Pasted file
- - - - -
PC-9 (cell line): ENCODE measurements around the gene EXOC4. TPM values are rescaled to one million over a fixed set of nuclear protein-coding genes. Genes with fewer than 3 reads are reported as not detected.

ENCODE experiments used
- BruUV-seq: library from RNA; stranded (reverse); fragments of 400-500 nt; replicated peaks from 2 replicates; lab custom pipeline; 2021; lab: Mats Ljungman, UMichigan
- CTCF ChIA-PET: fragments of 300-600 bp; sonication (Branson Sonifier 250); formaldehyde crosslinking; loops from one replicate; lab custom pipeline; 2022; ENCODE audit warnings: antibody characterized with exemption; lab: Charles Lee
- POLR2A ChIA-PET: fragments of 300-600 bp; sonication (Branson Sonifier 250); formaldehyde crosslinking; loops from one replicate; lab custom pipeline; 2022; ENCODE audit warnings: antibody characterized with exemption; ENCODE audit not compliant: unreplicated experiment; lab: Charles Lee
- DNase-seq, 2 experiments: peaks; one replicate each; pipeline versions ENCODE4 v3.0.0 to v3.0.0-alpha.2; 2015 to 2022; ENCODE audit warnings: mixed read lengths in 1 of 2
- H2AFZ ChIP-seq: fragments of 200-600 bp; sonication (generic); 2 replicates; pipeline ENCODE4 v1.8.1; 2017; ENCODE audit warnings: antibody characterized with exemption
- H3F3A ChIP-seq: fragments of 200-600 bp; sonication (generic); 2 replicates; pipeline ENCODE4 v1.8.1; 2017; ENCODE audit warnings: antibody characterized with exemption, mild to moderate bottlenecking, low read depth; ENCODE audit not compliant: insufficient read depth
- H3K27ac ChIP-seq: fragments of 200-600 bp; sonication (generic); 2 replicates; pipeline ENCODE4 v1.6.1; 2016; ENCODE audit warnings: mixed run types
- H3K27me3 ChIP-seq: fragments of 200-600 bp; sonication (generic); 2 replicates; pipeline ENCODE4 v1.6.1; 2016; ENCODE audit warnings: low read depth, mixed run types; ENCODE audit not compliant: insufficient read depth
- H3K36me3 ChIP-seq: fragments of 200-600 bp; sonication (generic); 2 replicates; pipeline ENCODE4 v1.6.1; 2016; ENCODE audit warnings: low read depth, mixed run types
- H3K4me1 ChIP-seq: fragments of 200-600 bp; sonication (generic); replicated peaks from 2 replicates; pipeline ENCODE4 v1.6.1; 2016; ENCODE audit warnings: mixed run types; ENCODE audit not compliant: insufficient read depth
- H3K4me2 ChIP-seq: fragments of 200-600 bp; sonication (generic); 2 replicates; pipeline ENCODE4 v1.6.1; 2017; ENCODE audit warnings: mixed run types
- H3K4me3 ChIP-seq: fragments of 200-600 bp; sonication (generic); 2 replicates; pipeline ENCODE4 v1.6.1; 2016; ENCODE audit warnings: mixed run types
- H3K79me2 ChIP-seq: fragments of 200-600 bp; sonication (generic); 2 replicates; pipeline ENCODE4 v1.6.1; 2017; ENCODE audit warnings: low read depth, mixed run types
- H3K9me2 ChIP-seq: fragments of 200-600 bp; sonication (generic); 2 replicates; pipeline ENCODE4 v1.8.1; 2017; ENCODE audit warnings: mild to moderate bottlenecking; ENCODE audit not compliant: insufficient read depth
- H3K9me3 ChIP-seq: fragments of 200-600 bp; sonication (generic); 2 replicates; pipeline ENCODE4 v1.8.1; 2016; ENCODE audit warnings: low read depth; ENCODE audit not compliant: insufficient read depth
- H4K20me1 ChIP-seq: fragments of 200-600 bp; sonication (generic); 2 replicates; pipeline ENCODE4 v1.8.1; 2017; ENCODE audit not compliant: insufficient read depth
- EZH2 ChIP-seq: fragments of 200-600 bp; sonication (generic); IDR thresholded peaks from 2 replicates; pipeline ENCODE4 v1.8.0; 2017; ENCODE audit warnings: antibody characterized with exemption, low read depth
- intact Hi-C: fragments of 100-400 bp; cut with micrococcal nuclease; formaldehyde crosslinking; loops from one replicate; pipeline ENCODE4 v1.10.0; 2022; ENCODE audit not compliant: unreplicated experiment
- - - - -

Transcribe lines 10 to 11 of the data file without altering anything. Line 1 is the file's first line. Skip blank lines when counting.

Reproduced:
- H3K27me3 ChIP-seq: fragments of 200-600 bp; sonication (generic); 2 replicates; pipeline ENCODE4 v1.6.1; 2016; ENCODE audit warnings: low read depth, mixed run types; ENCODE audit not compliant: insufficient read depth
- H3K36me3 ChIP-seq: fragments of 200-600 bp; sonication (generic); 2 replicates; pipeline ENCODE4 v1.6.1; 2016; ENCODE audit warnings: low read depth, mixed run types